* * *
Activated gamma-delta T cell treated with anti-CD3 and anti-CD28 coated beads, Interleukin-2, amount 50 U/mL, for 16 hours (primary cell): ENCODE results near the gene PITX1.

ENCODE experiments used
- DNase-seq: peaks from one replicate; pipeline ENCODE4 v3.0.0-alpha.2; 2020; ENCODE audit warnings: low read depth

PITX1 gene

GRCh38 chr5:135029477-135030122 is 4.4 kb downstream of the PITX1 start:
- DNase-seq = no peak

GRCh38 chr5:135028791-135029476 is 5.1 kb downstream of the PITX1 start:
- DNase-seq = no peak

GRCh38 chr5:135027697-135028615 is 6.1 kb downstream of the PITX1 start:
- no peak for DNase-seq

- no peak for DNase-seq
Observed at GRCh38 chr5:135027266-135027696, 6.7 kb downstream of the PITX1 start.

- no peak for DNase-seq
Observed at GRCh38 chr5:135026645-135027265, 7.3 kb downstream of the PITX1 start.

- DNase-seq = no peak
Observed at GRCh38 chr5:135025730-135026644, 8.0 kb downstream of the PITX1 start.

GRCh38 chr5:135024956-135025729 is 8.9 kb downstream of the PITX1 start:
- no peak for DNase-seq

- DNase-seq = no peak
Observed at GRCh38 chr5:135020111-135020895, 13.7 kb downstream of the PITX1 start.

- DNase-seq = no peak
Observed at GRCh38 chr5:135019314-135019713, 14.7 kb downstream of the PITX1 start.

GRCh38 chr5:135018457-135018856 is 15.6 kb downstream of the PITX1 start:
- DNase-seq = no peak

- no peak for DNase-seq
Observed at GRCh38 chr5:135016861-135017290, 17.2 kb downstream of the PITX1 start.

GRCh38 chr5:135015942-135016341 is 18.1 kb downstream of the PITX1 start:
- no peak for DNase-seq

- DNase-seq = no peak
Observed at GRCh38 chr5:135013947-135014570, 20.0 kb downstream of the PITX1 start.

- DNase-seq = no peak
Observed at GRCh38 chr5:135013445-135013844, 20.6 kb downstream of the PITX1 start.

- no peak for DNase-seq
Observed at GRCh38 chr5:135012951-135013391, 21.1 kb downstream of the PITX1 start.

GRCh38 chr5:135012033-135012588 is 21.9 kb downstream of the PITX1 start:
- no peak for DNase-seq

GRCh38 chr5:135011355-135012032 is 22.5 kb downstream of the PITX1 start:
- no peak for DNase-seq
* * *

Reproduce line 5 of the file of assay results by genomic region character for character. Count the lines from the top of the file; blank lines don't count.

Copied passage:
GRCh38 chr5:135029477-135030122 is 4.4 kb downstream of the PITX1 start: